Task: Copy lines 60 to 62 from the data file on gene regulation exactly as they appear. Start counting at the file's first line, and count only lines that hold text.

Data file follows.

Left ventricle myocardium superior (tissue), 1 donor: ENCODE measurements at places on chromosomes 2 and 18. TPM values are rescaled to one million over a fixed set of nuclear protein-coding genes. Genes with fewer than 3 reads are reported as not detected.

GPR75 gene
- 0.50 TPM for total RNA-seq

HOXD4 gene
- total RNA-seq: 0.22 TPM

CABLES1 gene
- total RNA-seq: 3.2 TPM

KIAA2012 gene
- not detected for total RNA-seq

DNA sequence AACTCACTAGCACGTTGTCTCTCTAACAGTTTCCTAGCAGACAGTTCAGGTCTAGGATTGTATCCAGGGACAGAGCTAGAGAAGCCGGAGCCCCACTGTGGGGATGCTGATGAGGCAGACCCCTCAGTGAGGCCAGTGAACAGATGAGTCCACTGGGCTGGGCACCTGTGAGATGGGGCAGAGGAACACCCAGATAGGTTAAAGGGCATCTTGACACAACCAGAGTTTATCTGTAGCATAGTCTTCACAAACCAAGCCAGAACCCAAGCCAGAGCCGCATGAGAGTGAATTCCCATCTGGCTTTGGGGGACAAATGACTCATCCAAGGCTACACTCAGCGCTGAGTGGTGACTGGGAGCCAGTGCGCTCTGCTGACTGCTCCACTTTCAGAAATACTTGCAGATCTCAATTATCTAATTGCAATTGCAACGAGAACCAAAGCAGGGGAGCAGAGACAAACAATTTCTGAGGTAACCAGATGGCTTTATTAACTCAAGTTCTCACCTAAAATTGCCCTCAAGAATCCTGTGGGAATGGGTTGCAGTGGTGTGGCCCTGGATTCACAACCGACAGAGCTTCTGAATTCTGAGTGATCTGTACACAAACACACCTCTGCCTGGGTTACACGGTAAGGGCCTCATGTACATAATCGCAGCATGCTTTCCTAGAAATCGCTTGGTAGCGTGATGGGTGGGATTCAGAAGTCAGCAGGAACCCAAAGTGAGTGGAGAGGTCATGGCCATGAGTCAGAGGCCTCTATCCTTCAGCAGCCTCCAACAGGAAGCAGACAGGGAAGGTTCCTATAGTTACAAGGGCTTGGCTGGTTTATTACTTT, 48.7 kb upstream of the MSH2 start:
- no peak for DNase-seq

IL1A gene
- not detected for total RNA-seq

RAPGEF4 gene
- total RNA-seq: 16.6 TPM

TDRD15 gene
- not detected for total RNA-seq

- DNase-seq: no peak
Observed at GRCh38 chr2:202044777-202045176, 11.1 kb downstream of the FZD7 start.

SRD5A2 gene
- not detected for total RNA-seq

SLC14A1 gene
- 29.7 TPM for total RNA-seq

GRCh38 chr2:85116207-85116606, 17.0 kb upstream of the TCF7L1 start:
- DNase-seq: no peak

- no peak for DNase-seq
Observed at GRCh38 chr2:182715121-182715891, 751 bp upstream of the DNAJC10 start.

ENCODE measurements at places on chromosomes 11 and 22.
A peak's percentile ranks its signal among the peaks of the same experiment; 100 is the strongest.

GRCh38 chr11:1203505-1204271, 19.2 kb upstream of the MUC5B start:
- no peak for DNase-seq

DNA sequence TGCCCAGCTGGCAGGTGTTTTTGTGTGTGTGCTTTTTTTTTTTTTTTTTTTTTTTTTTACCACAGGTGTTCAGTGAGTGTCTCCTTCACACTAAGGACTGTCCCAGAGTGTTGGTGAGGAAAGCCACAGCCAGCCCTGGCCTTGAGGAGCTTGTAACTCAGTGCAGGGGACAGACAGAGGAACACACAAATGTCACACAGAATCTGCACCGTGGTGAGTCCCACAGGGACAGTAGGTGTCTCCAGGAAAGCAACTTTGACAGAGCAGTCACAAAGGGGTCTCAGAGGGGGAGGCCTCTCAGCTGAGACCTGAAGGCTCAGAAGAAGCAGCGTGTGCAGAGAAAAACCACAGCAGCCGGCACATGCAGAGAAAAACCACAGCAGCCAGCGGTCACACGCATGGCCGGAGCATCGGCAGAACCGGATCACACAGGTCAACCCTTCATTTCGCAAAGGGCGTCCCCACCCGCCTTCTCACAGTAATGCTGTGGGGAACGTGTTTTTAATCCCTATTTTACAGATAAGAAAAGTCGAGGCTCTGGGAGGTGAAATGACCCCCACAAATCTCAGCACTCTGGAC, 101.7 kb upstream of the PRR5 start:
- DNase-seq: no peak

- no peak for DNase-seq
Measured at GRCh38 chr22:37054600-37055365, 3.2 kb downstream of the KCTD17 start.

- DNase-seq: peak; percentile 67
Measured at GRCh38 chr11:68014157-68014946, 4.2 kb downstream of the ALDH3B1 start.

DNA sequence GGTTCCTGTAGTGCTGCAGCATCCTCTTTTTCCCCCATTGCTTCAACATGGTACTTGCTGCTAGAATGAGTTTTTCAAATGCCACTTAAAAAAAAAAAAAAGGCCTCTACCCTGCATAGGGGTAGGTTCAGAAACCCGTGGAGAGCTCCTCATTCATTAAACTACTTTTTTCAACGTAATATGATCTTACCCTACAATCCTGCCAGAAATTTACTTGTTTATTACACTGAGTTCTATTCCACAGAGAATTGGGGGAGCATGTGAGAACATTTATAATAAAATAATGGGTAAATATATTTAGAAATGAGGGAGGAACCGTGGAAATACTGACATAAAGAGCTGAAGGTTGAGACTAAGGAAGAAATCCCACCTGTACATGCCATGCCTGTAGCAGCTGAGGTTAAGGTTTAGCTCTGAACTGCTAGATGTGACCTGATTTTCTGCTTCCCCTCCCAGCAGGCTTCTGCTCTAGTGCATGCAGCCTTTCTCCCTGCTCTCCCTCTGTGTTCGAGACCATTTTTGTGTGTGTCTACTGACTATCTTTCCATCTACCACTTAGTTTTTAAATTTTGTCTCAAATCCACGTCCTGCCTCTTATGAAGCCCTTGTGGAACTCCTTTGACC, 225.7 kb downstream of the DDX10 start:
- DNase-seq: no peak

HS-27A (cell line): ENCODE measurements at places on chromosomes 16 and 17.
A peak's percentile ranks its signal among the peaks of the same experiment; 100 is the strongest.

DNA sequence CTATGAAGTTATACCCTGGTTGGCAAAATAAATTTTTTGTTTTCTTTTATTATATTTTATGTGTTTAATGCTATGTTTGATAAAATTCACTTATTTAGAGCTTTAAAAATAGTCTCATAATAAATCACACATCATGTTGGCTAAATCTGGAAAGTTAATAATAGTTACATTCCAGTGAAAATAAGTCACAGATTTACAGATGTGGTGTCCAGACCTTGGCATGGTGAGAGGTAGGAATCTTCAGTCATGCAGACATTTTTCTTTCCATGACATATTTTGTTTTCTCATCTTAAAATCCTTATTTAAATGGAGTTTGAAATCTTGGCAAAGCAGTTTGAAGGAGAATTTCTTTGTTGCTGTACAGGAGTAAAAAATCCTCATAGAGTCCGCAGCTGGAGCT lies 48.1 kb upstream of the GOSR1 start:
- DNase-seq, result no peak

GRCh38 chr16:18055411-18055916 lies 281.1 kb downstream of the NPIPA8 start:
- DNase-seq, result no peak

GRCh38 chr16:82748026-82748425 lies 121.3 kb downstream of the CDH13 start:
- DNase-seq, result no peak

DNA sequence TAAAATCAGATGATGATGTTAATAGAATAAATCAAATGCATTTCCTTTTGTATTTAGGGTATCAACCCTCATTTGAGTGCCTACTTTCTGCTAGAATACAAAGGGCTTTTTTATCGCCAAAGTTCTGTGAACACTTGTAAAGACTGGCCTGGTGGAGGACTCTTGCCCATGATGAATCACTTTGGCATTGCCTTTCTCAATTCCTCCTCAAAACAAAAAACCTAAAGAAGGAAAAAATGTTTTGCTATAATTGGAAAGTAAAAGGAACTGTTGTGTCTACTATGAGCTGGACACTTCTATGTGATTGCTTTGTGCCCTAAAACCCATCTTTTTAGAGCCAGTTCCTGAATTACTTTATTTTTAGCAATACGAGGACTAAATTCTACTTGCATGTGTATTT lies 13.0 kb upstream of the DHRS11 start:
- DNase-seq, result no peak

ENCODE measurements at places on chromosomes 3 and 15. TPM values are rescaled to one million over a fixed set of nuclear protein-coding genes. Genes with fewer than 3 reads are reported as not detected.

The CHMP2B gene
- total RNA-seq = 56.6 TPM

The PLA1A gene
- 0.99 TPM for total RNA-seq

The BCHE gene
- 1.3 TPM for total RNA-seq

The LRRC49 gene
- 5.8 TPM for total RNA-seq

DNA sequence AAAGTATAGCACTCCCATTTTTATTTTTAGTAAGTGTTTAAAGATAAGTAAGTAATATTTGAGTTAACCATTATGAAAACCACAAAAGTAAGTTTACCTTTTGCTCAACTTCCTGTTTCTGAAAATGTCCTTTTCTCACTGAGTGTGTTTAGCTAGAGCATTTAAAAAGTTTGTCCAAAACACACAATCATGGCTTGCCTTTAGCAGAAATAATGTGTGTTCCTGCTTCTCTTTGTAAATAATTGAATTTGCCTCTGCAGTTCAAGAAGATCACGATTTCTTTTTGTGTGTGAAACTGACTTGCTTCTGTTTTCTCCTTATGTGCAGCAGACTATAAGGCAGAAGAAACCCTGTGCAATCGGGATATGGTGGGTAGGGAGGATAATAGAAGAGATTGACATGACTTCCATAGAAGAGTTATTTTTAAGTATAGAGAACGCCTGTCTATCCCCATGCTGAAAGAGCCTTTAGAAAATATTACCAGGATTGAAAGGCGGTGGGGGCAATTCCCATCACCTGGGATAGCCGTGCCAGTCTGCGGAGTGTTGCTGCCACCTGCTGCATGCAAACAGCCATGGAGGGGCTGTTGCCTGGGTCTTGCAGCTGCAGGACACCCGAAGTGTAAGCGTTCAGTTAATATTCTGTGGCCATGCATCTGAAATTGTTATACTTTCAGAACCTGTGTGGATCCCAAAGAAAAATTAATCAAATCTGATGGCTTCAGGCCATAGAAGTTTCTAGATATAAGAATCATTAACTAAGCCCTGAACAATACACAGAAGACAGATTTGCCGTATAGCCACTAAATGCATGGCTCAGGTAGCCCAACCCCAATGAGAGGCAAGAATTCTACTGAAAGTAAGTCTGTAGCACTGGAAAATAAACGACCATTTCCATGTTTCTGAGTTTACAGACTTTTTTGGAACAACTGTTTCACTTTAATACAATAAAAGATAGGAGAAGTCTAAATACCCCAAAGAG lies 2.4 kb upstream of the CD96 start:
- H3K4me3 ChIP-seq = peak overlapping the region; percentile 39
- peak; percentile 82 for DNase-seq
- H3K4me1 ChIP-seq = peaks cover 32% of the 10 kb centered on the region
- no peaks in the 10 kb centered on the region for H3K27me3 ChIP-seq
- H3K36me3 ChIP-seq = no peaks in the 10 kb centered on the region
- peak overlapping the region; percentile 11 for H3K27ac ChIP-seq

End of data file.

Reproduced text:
- H3K4me3 ChIP-seq = peak overlapping the region; percentile 39
- peak; percentile 82 for DNase-seq
- H3K4me1 ChIP-seq = peaks cover 32% of the 10 kb centered on the region